“The friends I’ve met, the things that have happened, the experiences, it’s come together in a way. Now I’m seeing the pieces fit perfectly and now, as a senior graduating I feel like, ‘alright, now I see the picture,’” DeVries said.
DeVries said he came to Baylor not really knowing what to expect. He said all his family went to the University of North Texas, so he wasn’t sure what the “typical Baylor experience” was. DeVries said he has come to learn that being a part of the Baylor community means being rooted in a strong foundation.
“I think God plants you in a place where there’s good soil, and sometimes it might not be good soil, but I feel like as long as you are able to work the field and prepare … you can’t control the weather, you can’t decide when it’s going to rain or not. It’s going to be cloudy some days, but if you work the field, then when it does rain and when it does shine, you’re going to grow,” DeVries said. “I feel like when you grow, nothing really stops you from growing. That’s what I’ve kind of believed in and that’s what’s helped me get through. At Baylor, you’re planted in good soil.”
For DeVries, Baylor spirit means seeing people you attended Line Camp with three years later and still smiling at them, knowing you have that shared experience and bond.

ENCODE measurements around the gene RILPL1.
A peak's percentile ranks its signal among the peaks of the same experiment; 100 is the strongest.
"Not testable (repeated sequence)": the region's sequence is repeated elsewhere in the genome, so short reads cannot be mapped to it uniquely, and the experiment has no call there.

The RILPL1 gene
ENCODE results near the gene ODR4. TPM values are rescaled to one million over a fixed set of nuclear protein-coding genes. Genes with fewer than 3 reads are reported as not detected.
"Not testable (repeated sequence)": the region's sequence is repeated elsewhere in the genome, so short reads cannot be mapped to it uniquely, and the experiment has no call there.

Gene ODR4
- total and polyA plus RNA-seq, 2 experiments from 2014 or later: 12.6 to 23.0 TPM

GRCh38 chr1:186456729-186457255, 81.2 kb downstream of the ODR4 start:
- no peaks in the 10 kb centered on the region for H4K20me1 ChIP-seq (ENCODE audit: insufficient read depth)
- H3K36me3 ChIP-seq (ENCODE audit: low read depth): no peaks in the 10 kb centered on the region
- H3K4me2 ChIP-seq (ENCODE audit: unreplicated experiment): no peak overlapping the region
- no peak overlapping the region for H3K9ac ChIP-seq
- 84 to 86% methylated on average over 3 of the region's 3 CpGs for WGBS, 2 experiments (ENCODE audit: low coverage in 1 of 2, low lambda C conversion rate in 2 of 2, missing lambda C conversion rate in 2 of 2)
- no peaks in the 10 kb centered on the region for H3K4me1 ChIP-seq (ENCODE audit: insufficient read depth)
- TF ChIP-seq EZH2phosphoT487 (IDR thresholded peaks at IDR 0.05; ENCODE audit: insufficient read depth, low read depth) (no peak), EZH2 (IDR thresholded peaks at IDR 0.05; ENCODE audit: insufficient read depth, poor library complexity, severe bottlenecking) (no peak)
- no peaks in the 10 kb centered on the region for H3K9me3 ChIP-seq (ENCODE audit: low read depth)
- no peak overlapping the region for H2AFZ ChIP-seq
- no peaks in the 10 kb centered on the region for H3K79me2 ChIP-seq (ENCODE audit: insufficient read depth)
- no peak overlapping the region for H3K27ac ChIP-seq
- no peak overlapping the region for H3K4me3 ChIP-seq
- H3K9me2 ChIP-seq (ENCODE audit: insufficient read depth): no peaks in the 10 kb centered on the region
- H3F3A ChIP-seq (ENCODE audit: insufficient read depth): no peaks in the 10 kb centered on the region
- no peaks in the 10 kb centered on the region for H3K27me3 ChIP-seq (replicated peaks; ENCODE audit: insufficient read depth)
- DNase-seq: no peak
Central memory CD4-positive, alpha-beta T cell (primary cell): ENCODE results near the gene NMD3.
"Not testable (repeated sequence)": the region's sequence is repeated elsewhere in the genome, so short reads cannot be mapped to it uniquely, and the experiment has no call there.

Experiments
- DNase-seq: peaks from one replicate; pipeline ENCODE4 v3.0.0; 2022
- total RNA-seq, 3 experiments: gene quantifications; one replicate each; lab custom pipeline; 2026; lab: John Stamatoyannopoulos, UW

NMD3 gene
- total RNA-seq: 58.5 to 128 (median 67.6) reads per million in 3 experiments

Or maybe it’s those late nights at Moody, DeVries said, when you look across the table and see some friends you haven’t spoken with in a while from a club or a class and you recognize that struggle you went through with them.
“I feel like community is one main thing that’s keeping everything together, making sure people are helped and giving them the agency to make the choices they’d like to make,” DeVries said. “I feel like Baylor has given me the agency to make an impact.”
Being a part of the Baylor community is special, DeVries said, because it means having confidence your colleagues received the same education and understand their responsibility to help and to extend their knowledge to others in a way that benefits everyone.
“When you come to Baylor, it’s nice to know that you become networked into this fraternity of like-minded people who want to serve and want to help. I’m encouraged by that daily,” DeVries said.